The National Security Agency has access to 75 percent of Internet traffic in the United States, according to the Wall Street Journal.
While we know the NSA has great reach, it was not until today that we understood just how far that reach went. The information collected includes both the previously reported “metadata,” which includes e-mail addresses, phone numbers, and time stamps as well as the actual content of those messages.
The NSA is “not wallowing willy-nilly” looking through this content, according to a government official speaking with the Wall Street Journal. “[It wants] high-grade ore.”
These programs are not the same as the PRISM surveillance program revealed by NSA former contractor Edward Snowden in June. These programs are code-named Blarney, Fairview, Oakstar, Lithium, and Stormbrew, according to the Wall Street Journal. Others exist and may deal with specific service providers. Blarney is believed to represent the data-share relationship with AT&T.
The collection method is both simple and complex. The NSA creates partnerships with telecommunications, technology, and Internet service providers. It then sets up technologies that receive data from these companies and can demand that data with National Security Letters.
Things get complicated when you look at the way in which companies and the NSA filter those communications. It seems the service providers can filter content on their own end and then copy that stream of data and send it to the NSA. The NSA then further filters it for “strong indicators,” stripping away or minimizing any information not pertaining to a specific foreign intelligence mission.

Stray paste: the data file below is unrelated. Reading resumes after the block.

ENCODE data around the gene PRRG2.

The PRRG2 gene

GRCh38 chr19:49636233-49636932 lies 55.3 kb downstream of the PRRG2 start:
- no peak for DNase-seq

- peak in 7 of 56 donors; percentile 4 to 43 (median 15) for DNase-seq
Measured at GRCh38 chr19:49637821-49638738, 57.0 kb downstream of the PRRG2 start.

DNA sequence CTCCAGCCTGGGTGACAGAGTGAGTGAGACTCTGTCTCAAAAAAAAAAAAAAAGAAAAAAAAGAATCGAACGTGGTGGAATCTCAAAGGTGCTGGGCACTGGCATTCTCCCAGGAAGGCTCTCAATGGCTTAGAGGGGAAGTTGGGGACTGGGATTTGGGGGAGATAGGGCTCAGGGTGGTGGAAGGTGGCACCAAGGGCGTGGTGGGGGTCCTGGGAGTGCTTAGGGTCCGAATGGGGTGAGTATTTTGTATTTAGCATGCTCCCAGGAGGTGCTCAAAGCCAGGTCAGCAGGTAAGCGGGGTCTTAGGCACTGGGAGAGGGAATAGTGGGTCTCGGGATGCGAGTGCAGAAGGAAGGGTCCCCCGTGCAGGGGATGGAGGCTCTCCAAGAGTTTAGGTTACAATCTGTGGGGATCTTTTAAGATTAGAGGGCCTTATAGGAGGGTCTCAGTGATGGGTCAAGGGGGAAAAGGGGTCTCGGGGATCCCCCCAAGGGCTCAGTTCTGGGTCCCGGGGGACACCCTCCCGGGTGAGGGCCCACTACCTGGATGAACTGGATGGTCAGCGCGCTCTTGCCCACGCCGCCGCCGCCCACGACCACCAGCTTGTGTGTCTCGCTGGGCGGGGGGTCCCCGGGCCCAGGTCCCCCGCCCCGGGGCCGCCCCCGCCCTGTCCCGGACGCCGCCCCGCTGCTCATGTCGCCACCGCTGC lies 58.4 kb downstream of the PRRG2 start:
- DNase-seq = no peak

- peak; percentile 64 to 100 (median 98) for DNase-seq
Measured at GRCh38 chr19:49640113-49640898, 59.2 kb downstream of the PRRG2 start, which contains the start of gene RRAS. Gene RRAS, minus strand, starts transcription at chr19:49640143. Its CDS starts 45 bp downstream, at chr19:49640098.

Former government officials speaking with the Wall Street Journal explained that though the NSA has access to 75 percent of U.S. citizens’ communications, it only sees a very small percentage of that. The goal for the NSA continues to be finding terrorists and other so-called “bad actors,” and it supposedly only uses citizens’ communications to that end.
The NSA cannot actually reach its hands beyond the border and grab any content it likes from these companies either, according to the Wall Street Journal‘s sources.
A recent document that Snowden leaked to the Guardian explained that the NSA does, in some cases, save U.S. citizens’ information. The NSA can then query that information from its FISA business records database.
At his talk at security conference Black Hat, NSA Director Gen. Keith B. Alexander addressed privacy concerns. He explained that privacy reports talk about the potential for abuse of this information, but he’s confident there isn’t any. He says that because of the auditing and oversight provided by all three branches of the government, the NSA has not had any problems with abuse. Furthermore, he explained that in order to query the databases, you must provide sound reasoning and that each request can be subject to audit. There are only 35 people approved to query the NSA’s databases.